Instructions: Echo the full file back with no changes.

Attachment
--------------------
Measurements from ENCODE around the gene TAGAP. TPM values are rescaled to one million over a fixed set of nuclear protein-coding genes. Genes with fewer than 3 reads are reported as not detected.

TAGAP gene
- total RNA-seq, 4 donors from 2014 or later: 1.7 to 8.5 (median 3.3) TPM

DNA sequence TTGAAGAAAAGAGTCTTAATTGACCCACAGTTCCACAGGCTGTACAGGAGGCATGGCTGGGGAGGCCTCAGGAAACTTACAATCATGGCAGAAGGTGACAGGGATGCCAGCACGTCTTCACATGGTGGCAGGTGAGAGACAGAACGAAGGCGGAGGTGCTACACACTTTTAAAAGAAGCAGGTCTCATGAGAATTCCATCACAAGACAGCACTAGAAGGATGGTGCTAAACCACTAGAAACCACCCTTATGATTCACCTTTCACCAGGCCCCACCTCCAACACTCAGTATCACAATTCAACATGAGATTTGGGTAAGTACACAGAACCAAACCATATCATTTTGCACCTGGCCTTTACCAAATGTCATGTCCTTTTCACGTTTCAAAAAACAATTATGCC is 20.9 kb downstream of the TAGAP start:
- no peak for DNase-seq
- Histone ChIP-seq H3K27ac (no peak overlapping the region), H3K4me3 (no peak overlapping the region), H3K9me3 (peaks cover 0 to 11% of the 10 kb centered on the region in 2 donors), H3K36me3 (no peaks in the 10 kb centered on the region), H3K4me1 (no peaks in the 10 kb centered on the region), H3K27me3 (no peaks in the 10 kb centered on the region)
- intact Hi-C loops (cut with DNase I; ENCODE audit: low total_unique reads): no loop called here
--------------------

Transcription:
Measurements from ENCODE around the gene TAGAP. TPM values are rescaled to one million over a fixed set of nuclear protein-coding genes. Genes with fewer than 3 reads are reported as not detected.

TAGAP gene
- total RNA-seq, 4 donors from 2014 or later: 1.7 to 8.5 (median 3.3) TPM

DNA sequence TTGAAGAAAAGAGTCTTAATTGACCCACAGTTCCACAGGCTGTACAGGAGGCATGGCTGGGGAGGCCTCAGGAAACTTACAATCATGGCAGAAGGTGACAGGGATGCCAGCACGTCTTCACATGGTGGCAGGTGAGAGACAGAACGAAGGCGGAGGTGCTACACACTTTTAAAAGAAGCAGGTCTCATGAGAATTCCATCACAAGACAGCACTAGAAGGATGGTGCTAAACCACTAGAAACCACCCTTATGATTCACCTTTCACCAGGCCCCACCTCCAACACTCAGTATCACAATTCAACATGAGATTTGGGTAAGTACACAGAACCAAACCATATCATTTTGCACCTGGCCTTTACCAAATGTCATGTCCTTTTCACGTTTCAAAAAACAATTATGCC is 20.9 kb downstream of the TAGAP start:
- no peak for DNase-seq
- Histone ChIP-seq H3K27ac (no peak overlapping the region), H3K4me3 (no peak overlapping the region), H3K9me3 (peaks cover 0 to 11% of the 10 kb centered on the region in 2 donors), H3K36me3 (no peaks in the 10 kb centered on the region), H3K4me1 (no peaks in the 10 kb centered on the region), H3K27me3 (no peaks in the 10 kb centered on the region)
- intact Hi-C loops (cut with DNase I; ENCODE audit: low total_unique reads): no loop called here